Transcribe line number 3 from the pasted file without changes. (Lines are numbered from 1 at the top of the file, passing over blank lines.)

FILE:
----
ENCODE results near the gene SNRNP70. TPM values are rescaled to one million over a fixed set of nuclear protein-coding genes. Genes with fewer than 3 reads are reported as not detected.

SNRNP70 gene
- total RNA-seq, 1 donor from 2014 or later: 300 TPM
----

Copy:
- total RNA-seq, 1 donor from 2014 or later: 300 TPM